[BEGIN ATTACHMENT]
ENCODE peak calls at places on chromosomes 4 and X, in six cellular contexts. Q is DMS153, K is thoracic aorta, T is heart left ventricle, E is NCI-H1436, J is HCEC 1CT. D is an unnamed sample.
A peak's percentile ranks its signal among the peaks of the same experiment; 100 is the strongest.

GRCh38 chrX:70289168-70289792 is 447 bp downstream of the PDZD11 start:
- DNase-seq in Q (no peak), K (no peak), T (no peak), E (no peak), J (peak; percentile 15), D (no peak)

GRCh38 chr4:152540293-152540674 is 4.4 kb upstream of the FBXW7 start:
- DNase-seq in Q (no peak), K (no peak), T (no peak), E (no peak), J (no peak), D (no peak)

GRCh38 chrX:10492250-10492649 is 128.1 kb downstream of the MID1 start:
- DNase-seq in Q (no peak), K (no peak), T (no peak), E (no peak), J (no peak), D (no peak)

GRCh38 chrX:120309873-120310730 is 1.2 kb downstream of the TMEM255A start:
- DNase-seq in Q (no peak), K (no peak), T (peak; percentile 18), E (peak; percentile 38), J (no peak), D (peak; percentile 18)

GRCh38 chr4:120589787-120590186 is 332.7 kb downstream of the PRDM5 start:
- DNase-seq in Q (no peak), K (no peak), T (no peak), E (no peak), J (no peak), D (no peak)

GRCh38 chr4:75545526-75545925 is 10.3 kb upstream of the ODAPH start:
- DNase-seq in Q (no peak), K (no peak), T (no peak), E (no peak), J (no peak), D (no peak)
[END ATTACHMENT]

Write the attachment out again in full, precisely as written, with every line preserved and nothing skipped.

ENCODE peak calls at places on chromosomes 4 and X, in six cellular contexts. Q is DMS153, K is thoracic aorta, T is heart left ventricle, E is NCI-H1436, J is HCEC 1CT. D is an unnamed sample.
A peak's percentile ranks its signal among the peaks of the same experiment; 100 is the strongest.

GRCh38 chrX:70289168-70289792 is 447 bp downstream of the PDZD11 start:
- DNase-seq in Q (no peak), K (no peak), T (no peak), E (no peak), J (peak; percentile 15), D (no peak)

GRCh38 chr4:152540293-152540674 is 4.4 kb upstream of the FBXW7 start:
- DNase-seq in Q (no peak), K (no peak), T (no peak), E (no peak), J (no peak), D (no peak)

GRCh38 chrX:10492250-10492649 is 128.1 kb downstream of the MID1 start:
- DNase-seq in Q (no peak), K (no peak), T (no peak), E (no peak), J (no peak), D (no peak)

GRCh38 chrX:120309873-120310730 is 1.2 kb downstream of the TMEM255A start:
- DNase-seq in Q (no peak), K (no peak), T (peak; percentile 18), E (peak; percentile 38), J (no peak), D (peak; percentile 18)

GRCh38 chr4:120589787-120590186 is 332.7 kb downstream of the PRDM5 start:
- DNase-seq in Q (no peak), K (no peak), T (no peak), E (no peak), J (no peak), D (no peak)

GRCh38 chr4:75545526-75545925 is 10.3 kb upstream of the ODAPH start:
- DNase-seq in Q (no peak), K (no peak), T (no peak), E (no peak), J (no peak), D (no peak)